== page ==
- Whether there are any special offerings or borrower benefits, like an annual skipped payment, access to a financial adviser, or a loyalty discount for borrowers who need to open a new account
List your top choices and carefully weigh the pros and cons of each. Note that some lenders will allow you to prequalify with a soft credit check, after which you’ll be able to see what rates you have qualified for. This can help you decide between your final choices.
Once you’ve done your research and chosen a lender, it’s time to apply and complete the loan application. If you are new to using credit cards or your credit report score is less than desirable, you will want to enlist a co-signer to improve your possible loan rates or odds of qualifying.
While loan applications vary, you will typically be required to provide your personal information, and they will look at your credit report, other debt, and income history. You can often complete these applications online.
Note that the decisioning process usually happens fast, and many private lenders respond quickly to loan applications. Still, it’s a good idea to complete the process at least a few weeks before you hope to be on a new payment plan. Always keep paying on your existing loans until the new loan is complete.
Once you accept the new loan, the new lender will pay off your existing loans and begin sending you monthly bills for repayment. Make sure you keep up with on-time payments so that you can avoid late fees and credit problems down the road.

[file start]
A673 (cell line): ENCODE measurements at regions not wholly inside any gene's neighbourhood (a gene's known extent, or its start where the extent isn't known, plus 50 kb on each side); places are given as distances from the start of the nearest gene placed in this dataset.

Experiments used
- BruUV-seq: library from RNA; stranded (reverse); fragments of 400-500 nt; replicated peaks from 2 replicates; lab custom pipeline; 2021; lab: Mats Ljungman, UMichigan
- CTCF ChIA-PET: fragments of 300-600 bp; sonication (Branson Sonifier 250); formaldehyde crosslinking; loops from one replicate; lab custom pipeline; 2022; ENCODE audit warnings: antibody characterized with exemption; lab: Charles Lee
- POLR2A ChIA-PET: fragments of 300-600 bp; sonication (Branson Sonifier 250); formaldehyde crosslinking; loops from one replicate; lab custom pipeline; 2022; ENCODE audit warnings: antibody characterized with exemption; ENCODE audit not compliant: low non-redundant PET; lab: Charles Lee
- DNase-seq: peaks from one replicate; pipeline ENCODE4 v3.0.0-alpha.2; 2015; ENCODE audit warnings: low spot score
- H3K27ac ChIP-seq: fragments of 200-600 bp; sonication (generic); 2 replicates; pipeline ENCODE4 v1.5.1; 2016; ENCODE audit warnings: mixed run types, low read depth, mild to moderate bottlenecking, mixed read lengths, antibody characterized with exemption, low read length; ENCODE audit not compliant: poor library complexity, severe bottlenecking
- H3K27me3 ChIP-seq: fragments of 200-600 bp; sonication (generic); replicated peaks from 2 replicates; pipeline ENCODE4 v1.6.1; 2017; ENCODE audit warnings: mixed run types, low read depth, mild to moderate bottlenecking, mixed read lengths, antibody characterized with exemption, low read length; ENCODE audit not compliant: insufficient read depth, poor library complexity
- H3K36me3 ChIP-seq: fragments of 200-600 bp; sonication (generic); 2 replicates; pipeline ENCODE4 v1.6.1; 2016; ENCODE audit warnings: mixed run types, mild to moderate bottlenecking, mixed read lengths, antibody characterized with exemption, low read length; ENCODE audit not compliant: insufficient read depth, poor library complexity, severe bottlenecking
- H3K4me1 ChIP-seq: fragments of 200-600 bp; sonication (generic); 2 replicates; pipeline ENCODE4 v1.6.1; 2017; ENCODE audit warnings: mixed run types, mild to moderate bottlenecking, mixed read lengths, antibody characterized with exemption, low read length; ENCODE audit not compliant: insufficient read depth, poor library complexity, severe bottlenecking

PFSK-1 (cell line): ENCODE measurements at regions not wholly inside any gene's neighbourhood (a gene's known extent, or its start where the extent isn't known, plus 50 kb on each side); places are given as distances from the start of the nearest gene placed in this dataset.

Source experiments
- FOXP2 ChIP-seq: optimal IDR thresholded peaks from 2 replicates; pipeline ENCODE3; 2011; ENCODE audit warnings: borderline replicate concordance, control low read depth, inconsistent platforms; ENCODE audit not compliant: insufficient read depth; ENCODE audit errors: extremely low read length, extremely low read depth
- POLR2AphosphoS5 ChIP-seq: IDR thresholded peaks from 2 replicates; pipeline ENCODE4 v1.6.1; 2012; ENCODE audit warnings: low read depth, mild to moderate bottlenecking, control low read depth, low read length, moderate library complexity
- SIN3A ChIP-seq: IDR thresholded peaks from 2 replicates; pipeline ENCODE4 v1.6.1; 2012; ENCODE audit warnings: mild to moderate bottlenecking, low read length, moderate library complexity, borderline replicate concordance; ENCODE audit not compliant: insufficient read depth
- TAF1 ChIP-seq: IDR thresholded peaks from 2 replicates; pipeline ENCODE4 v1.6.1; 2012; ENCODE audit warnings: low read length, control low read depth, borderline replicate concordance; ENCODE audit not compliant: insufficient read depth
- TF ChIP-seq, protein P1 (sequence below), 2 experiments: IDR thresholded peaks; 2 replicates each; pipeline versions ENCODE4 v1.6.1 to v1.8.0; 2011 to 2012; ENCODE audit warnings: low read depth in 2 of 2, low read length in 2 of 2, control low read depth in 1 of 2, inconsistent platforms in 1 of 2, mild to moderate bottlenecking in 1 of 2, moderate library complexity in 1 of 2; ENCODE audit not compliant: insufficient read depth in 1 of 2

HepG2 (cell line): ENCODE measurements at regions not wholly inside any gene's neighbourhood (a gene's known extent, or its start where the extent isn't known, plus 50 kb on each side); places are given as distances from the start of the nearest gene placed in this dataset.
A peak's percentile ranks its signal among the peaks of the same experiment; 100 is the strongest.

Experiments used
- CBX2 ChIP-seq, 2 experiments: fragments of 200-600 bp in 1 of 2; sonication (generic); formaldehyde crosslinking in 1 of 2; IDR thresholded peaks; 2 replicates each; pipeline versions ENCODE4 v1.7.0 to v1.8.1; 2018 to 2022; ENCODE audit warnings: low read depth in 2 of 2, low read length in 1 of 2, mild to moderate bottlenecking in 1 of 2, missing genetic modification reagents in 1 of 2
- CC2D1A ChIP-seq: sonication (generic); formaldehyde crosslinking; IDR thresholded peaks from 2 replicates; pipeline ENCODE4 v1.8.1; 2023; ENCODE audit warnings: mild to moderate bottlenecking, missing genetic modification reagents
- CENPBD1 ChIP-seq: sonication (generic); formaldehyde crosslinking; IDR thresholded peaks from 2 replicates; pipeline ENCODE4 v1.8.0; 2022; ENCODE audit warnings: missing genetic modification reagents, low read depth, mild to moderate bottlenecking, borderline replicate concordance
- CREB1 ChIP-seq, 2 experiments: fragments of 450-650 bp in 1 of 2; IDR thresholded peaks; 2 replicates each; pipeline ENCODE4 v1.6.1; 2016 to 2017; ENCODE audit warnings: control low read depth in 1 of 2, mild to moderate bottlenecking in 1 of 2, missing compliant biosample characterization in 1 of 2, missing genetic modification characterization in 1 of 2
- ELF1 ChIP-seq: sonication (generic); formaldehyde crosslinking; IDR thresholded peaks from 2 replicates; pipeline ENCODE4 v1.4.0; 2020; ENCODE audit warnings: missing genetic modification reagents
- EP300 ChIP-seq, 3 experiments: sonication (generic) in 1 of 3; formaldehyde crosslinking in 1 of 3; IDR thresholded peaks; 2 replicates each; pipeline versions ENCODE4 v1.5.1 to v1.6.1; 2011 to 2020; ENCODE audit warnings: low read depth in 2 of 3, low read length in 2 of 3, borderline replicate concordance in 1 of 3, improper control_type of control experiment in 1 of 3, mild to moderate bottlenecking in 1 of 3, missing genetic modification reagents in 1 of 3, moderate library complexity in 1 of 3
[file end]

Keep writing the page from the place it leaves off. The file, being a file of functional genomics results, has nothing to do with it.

Ask if autopay is an option. Autopay makes it easy to submit payments on time, and it usually comes with a slight interest rate discount. You should also consider making extra payments to pay the loan off early, if possible, since doing so will save you money in the long run.
If you find that you’re unhappy with your new loan terms – or if prevailing interest rates go lower – it’s possible to refinance again.
Individual Student Loan Refinance Provider Fact Sheet
As mentioned, it’s important to do your research. CollegeFinance.com aims to make that easier for borrowers in repayment by doing the legwork for you. Below are individual fact sheets for each provider.
Refinancing Student Loan FAQs
Check below for answers if you still have questions about refinancing your student loans.
The best time to refinance your student loans is when you’re in a strong financial position and interest rates are low. After working for a few years, you’ll have had time to build your credit history and show consistency with repayment. This makes you attractive to prospective lenders.
There can be. If you refinance at a higher interest rate or for longer repayment terms, the refinance can end up costing you more money in the long run. If you have federal student loans and refinance them with a private lender, you may miss out on the flexibility and loan forgiveness options available.
In general, you don’t pay any additional money upfront. In fact, you might even get to skip a payment if the timeline works out.
Which lender is best can vary based on your financial situation, goals, and amount of debt. Check out our list of the top student loan refinance lenders above to learn more.
Refinance Your Student Loans Today
If you’re ready to refinance your student loans, let CollegeFinance.com help you with the research and provide you with everything you need to know about paying off student debt. Click the links in the lender fact sheet to learn more about each refinance option.View Loan Options